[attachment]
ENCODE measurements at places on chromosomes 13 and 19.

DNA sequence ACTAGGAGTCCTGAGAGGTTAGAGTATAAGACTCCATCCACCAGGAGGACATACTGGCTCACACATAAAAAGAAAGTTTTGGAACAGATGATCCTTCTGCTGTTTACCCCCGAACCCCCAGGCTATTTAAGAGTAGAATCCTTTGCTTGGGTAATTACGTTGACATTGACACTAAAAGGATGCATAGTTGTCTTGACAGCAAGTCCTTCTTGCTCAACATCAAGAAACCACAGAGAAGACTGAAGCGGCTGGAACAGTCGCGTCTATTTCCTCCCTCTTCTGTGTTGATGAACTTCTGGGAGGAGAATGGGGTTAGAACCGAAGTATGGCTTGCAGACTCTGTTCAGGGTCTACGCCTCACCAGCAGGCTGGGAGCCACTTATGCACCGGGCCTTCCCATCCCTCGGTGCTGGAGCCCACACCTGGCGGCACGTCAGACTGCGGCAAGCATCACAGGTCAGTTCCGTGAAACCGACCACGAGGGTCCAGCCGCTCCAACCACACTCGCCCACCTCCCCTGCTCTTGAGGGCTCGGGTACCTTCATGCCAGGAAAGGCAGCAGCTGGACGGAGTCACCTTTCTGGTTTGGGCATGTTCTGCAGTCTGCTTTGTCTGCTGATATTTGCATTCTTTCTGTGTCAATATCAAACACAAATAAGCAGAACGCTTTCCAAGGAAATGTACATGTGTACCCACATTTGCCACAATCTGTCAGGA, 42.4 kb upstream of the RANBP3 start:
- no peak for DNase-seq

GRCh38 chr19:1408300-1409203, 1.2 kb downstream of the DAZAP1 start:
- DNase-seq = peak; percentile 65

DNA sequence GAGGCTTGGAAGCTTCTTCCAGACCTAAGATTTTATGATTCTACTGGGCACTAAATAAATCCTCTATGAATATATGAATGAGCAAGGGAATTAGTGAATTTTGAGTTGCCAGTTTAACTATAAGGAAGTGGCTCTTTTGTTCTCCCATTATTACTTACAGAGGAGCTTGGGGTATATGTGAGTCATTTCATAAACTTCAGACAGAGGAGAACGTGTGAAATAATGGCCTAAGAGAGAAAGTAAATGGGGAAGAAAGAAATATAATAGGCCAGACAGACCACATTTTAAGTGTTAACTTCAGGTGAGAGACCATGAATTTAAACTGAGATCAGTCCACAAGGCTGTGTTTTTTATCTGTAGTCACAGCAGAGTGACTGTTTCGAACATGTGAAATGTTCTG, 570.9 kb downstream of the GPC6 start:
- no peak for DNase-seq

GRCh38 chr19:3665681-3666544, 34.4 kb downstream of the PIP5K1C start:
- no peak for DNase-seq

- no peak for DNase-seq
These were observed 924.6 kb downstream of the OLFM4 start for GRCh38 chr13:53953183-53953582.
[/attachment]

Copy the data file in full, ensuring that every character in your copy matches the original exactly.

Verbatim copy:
ENCODE measurements at places on chromosomes 13 and 19.

DNA sequence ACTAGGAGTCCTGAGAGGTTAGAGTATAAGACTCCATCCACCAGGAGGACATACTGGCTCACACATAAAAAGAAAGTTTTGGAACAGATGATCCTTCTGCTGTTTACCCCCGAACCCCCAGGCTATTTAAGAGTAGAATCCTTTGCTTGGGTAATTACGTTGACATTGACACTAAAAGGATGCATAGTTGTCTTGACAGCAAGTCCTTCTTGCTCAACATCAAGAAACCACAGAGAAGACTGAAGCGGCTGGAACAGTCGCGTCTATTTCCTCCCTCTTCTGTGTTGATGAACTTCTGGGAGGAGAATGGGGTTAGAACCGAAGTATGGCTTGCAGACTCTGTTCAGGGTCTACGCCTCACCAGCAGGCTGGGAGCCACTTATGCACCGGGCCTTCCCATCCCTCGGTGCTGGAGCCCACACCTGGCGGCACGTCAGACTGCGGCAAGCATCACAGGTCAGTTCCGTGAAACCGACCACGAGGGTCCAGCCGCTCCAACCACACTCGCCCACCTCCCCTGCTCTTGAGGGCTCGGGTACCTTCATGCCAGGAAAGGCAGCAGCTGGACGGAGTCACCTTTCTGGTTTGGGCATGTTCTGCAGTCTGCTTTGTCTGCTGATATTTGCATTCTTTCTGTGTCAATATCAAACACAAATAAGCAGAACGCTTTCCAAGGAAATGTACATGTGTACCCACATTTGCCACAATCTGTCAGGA, 42.4 kb upstream of the RANBP3 start:
- no peak for DNase-seq

GRCh38 chr19:1408300-1409203, 1.2 kb downstream of the DAZAP1 start:
- DNase-seq = peak; percentile 65

DNA sequence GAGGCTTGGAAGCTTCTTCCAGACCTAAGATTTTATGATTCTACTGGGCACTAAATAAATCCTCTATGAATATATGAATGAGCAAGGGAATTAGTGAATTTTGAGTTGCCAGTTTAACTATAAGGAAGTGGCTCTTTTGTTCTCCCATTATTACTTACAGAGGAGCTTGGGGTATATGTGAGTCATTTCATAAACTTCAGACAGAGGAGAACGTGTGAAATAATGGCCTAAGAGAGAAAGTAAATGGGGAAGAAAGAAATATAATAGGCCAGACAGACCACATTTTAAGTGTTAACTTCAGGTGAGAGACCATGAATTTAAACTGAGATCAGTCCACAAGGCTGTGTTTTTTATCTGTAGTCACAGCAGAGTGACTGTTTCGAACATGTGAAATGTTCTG, 570.9 kb downstream of the GPC6 start:
- no peak for DNase-seq

GRCh38 chr19:3665681-3666544, 34.4 kb downstream of the PIP5K1C start:
- no peak for DNase-seq

- no peak for DNase-seq
These were observed 924.6 kb downstream of the OLFM4 start for GRCh38 chr13:53953183-53953582.